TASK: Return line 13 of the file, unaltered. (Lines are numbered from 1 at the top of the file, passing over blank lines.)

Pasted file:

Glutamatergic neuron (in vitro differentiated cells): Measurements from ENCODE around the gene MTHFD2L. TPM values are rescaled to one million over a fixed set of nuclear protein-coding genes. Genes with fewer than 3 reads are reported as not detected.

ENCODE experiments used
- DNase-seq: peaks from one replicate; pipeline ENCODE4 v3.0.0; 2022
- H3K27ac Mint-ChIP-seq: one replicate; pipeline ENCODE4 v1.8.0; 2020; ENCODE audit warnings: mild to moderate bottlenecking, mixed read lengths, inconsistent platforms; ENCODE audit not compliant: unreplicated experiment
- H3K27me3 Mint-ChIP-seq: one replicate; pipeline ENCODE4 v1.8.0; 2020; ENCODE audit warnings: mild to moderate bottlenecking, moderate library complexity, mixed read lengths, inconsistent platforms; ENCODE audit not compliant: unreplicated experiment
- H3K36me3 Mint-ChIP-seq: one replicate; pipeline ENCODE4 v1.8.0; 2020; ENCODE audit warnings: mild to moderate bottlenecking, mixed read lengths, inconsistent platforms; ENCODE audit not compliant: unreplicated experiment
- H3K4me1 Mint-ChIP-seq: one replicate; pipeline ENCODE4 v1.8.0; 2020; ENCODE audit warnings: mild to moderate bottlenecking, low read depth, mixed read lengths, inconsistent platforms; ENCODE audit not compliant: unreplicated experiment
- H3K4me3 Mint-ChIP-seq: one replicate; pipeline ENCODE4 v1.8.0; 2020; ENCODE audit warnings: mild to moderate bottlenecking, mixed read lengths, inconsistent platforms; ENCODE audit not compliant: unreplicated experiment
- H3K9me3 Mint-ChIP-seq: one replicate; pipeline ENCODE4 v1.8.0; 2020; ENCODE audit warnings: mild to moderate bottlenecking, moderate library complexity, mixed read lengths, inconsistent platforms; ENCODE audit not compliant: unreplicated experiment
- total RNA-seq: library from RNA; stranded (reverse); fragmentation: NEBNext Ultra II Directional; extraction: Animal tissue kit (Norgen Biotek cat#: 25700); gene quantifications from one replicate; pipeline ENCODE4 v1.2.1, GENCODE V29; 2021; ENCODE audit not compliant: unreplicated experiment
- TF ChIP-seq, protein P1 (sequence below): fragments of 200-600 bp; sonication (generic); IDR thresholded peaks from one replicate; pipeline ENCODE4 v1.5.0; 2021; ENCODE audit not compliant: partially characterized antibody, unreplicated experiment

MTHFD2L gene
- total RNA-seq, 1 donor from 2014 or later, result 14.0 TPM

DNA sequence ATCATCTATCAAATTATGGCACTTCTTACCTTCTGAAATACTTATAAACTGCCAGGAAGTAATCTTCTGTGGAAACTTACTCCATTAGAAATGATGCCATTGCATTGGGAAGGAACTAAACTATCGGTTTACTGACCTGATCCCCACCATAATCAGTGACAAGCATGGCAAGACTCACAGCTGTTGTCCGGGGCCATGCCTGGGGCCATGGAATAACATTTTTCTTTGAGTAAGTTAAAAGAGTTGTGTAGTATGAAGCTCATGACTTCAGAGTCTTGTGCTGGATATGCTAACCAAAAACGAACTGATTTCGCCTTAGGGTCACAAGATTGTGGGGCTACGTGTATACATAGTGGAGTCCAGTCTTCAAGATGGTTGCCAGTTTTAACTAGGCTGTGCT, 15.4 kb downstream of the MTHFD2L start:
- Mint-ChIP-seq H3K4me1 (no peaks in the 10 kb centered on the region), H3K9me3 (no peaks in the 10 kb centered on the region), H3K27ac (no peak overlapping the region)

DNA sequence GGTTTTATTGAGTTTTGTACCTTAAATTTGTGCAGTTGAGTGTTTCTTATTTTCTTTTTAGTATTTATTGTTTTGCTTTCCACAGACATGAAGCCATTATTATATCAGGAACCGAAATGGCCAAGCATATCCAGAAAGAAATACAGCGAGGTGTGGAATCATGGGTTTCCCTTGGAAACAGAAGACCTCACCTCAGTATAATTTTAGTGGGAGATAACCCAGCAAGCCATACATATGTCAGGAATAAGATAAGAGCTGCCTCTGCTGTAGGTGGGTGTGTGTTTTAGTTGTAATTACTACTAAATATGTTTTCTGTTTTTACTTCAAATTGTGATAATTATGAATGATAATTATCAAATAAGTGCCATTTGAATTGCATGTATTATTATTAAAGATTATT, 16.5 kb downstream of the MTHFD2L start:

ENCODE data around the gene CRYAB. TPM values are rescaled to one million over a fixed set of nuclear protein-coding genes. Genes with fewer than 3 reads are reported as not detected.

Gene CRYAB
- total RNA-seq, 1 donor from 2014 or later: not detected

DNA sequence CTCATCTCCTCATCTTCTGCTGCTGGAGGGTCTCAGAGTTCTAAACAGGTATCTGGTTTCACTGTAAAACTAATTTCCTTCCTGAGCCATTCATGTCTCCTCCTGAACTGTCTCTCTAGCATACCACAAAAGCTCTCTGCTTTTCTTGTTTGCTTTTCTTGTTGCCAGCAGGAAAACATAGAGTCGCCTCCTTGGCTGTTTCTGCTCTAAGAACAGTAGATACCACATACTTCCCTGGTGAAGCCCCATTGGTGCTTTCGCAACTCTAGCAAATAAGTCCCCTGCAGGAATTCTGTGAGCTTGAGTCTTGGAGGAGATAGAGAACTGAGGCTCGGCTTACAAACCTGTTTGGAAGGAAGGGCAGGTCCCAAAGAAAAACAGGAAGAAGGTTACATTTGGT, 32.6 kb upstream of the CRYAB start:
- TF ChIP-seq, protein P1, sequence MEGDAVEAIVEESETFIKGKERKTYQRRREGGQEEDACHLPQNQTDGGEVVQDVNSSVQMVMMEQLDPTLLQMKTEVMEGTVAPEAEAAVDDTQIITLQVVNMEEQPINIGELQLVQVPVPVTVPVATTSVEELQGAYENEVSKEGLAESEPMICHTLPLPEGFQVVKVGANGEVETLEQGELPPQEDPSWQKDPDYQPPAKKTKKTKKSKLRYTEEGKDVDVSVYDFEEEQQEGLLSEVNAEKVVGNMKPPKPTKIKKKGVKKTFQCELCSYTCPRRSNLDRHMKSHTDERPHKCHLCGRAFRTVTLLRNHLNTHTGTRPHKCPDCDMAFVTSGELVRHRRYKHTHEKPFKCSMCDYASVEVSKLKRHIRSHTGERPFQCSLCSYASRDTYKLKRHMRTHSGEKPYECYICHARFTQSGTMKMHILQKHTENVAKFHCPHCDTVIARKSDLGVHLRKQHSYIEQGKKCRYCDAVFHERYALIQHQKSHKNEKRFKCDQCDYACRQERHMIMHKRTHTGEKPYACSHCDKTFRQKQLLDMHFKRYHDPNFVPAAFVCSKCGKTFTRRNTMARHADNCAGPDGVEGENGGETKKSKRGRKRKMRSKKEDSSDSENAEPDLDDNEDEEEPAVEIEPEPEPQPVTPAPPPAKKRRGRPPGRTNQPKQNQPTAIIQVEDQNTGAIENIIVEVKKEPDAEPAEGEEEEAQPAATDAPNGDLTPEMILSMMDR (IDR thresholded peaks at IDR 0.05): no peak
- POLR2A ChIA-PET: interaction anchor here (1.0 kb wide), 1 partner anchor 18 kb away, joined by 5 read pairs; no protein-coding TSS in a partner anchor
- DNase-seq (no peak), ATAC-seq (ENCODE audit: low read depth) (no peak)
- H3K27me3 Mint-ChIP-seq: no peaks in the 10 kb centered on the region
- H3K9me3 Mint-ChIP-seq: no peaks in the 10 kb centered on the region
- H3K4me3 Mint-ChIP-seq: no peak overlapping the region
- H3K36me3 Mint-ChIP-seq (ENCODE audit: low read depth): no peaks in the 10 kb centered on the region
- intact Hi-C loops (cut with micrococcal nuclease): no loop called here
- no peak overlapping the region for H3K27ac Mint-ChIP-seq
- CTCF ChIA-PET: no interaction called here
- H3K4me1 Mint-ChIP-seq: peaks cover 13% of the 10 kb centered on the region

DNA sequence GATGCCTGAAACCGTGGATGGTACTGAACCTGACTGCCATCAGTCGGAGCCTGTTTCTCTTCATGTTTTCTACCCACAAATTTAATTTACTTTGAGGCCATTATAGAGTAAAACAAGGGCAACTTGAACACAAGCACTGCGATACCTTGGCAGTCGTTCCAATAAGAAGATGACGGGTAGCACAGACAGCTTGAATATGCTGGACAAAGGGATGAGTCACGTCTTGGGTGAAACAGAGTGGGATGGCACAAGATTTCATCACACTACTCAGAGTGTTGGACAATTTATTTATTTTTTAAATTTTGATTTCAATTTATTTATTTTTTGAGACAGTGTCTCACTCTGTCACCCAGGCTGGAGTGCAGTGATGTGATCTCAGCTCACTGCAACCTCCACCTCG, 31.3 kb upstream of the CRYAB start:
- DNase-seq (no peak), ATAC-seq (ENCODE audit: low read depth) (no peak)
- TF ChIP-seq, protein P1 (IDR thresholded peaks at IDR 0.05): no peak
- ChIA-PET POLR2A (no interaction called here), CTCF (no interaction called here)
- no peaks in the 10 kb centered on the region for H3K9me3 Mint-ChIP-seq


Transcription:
- total RNA-seq, 1 donor from 2014 or later, result 14.0 TPM